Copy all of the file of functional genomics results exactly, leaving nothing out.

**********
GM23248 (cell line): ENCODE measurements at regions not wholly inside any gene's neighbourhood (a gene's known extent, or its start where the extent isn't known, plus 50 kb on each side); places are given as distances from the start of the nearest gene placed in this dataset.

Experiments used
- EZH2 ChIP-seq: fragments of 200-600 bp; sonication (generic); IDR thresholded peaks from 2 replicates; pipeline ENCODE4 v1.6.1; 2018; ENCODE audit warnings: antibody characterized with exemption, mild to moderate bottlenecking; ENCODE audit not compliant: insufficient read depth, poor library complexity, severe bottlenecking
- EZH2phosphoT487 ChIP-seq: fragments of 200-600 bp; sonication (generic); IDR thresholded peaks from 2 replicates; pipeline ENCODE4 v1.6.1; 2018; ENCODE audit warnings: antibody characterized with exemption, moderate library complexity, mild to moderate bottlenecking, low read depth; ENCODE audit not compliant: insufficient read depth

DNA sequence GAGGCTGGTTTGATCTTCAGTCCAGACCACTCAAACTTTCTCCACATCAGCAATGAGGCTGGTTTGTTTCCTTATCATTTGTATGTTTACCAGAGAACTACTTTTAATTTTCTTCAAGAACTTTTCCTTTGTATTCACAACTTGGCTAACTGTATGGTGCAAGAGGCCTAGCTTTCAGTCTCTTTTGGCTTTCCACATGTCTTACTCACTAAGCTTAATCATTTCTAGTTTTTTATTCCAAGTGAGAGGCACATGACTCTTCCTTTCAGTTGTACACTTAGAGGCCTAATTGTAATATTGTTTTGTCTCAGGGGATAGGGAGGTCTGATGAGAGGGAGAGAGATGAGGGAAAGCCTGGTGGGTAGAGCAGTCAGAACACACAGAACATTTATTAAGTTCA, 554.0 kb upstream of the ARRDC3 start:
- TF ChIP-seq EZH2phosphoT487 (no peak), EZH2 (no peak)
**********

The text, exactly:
GM23248 (cell line): ENCODE measurements at regions not wholly inside any gene's neighbourhood (a gene's known extent, or its start where the extent isn't known, plus 50 kb on each side); places are given as distances from the start of the nearest gene placed in this dataset.

Experiments used
- EZH2 ChIP-seq: fragments of 200-600 bp; sonication (generic); IDR thresholded peaks from 2 replicates; pipeline ENCODE4 v1.6.1; 2018; ENCODE audit warnings: antibody characterized with exemption, mild to moderate bottlenecking; ENCODE audit not compliant: insufficient read depth, poor library complexity, severe bottlenecking
- EZH2phosphoT487 ChIP-seq: fragments of 200-600 bp; sonication (generic); IDR thresholded peaks from 2 replicates; pipeline ENCODE4 v1.6.1; 2018; ENCODE audit warnings: antibody characterized with exemption, moderate library complexity, mild to moderate bottlenecking, low read depth; ENCODE audit not compliant: insufficient read depth

DNA sequence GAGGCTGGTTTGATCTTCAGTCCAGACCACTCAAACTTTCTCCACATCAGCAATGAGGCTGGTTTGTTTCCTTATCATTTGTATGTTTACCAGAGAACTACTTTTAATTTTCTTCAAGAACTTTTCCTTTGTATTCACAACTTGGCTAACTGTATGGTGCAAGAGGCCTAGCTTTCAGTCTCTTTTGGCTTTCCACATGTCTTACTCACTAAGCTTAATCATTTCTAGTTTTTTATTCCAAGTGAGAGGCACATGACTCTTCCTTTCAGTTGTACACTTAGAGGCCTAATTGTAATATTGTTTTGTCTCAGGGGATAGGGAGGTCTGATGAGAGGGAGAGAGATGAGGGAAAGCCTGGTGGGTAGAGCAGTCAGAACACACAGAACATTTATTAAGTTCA, 554.0 kb upstream of the ARRDC3 start:
- TF ChIP-seq EZH2phosphoT487 (no peak), EZH2 (no peak)